Stop sniggering at the back, it's pronounced "PONsay" and she's named after the municipality in Puerto Rico that's the namesake of the Spanish explorer Juan Ponce de León, the first governor of Puerto Rico and the European discoverer of Florida.

https://en.wikipedia.org/wiki/USS_Ponce_(LPD-15)
This is not The Greatest Sig Line in the World, no.
This is just a tribute.

Re: Your Wikipedia find of the week
« Reply #489 on: June 04, 2018, 03:43:58 pm »
Also USS Saucy, USS Pert and USS Temptress  :o

In the same vein, HMS Dainty. Wonder what would have happened had they been in port at the same time as HMS Spanker? Or indeed HMS Cockchafer...

Re: Your Wikipedia find of the week
« Reply #490 on: June 21, 2018, 10:14:01 am »
Dorodango, the Japanese craft of rolling spheres of mud.

Re: Your Wikipedia find of the week
« Reply #491 on: June 21, 2018, 11:21:39 am »
Dorodango, the Japanese craft of rolling spheres of mud.
I so want to go outside and start trying this.
Sorting my life out, one shed at a time.

woollypigs

  • Mr Peli
    • woollypigs
Re: Your Wikipedia find of the week
« Reply #492 on: June 21, 2018, 11:35:58 am »
More a tweet find of the week but I think it can go here for sure :


'Phantom Islands – A Sonic Atlas' (by @andrewpekler) http://andrewpekler.com/phantom-islands/

Phantom Islands are artifacts of the age of maritime discovery and colonial expansion. During centuries of ocean exploration these islands were sighted, charted, described and even explored – but their existence has never been ultimately verified. Poised somewhere between cartographical fact and maritime fiction, they haunted seafarers’ maps for hundreds of years, inspiring legends, fantasies, and counterfactual histories. Phantom Islands – A Sonic Atlas interprets and presents these imaginations in the form of an interactive map which charts the sounds of a number of historical phantom islands.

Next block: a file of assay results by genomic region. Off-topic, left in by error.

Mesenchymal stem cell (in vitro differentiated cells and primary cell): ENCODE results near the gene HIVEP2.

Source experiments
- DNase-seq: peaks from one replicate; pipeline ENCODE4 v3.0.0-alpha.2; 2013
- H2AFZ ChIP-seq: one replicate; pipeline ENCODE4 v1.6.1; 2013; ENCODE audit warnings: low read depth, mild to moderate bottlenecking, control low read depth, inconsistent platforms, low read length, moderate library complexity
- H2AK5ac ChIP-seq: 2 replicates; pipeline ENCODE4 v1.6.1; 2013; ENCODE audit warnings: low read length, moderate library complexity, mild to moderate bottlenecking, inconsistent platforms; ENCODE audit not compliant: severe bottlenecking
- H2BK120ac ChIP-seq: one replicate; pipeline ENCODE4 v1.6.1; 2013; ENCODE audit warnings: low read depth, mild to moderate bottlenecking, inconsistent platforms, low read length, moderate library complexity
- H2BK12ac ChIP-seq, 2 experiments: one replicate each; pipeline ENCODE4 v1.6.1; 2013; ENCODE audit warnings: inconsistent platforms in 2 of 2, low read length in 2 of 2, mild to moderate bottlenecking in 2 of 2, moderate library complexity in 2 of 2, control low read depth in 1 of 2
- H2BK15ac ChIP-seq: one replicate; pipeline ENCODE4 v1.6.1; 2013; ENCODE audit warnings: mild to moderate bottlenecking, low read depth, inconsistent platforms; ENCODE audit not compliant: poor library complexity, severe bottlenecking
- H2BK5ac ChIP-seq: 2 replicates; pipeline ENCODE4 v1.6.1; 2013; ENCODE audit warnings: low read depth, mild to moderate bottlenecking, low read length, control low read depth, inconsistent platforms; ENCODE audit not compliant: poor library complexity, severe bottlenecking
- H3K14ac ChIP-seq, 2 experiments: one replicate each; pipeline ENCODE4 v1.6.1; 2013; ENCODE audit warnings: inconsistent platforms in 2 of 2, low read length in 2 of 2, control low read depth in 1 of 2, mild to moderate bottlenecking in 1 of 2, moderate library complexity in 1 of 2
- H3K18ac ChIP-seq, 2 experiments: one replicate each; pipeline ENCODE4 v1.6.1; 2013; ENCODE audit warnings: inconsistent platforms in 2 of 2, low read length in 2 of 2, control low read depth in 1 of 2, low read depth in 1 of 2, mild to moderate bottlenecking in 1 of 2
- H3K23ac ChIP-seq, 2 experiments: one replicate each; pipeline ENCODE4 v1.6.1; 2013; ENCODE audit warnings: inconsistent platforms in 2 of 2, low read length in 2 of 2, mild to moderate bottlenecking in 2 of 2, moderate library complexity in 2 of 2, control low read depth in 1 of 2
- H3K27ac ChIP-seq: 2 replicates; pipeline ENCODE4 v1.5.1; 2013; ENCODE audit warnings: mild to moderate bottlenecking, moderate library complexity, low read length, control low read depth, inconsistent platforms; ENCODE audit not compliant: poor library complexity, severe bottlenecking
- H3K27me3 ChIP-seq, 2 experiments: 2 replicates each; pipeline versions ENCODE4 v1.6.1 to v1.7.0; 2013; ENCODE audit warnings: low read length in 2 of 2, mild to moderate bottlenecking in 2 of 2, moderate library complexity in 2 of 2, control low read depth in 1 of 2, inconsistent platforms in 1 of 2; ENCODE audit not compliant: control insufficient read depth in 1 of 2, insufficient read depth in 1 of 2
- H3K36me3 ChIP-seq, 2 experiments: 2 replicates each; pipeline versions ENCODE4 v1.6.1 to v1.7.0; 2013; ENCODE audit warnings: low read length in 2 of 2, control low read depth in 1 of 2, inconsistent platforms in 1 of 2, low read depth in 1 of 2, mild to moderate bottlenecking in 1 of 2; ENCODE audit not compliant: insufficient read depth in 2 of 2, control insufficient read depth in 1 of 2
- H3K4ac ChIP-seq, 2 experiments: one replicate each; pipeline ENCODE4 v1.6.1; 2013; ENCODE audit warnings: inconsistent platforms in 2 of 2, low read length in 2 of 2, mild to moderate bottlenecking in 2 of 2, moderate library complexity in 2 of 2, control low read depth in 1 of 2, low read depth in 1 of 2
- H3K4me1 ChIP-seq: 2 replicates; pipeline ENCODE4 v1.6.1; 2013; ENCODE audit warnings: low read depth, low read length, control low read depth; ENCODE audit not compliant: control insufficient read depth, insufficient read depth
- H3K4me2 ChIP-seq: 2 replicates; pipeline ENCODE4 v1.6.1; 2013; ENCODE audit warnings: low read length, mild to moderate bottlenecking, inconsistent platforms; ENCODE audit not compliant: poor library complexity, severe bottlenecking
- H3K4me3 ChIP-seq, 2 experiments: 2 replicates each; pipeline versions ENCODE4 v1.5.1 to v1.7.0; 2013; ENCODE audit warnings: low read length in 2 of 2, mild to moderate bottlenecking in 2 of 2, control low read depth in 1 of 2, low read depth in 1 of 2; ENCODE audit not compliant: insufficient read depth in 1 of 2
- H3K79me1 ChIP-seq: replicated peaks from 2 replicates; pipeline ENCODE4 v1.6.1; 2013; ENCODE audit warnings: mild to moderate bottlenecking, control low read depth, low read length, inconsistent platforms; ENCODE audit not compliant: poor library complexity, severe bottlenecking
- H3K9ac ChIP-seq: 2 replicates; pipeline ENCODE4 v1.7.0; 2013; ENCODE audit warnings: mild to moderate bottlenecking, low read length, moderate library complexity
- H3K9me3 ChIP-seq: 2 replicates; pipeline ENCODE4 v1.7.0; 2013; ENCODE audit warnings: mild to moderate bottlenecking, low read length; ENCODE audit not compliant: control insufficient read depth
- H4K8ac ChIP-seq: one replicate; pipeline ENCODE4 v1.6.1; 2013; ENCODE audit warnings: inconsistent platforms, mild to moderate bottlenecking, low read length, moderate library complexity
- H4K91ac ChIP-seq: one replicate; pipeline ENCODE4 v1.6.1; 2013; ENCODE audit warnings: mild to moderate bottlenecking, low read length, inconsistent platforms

T42

  • Gaulois réfractaire
Re: Your Wikipedia find of the week
« Reply #493 on: August 03, 2018, 08:56:32 am »
Churchill College, Cambridge:

Quote
Crick had agreed to become a fellow on the basis that no chapel be placed at Churchill. A donation was later made by Lord Beaumont of Whitley to Churchill College for the establishment of one, and the majority of fellows voted in favour of it. Sir Winston Churchill wrote to him saying that no-one need enter the chapel unless they wished to do so, and therefore it did not need to be a problem. Crick, in short order, replied with a letter dated 12 October 1961 accompanied by a cheque for 10 guineas saying that, if that were the case, the enclosed money should be used for the establishment of a brothel.